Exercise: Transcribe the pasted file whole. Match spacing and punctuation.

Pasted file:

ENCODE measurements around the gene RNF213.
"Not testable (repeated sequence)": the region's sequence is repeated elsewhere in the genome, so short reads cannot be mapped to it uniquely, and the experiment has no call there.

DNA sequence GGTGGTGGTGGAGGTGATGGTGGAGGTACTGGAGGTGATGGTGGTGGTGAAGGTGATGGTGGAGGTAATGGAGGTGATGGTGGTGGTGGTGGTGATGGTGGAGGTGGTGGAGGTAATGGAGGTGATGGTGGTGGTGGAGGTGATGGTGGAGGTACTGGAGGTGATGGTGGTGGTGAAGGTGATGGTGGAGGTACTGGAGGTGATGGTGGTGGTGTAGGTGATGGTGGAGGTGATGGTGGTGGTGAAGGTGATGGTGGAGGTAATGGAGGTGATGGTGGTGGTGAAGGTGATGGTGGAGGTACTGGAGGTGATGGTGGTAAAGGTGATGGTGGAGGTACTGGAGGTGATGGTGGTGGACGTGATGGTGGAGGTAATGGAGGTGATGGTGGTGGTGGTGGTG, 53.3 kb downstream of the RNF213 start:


ENCODE measurements around the gene RNF213.
"Not testable (repeated sequence)": the region's sequence is repeated elsewhere in the genome, so short reads cannot be mapped to it uniquely, and the experiment has no call there.

DNA sequence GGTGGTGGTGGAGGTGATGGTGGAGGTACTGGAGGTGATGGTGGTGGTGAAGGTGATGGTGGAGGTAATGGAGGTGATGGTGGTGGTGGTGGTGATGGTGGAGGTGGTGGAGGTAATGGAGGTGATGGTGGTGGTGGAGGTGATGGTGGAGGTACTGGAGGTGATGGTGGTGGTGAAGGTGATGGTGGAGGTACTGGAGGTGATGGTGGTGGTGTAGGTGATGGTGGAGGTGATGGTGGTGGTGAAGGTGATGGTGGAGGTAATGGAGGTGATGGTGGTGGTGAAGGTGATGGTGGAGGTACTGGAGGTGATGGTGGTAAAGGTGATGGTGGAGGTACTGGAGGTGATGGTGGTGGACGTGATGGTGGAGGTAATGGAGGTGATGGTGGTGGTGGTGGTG, 53.3 kb downstream of the RNF213 start: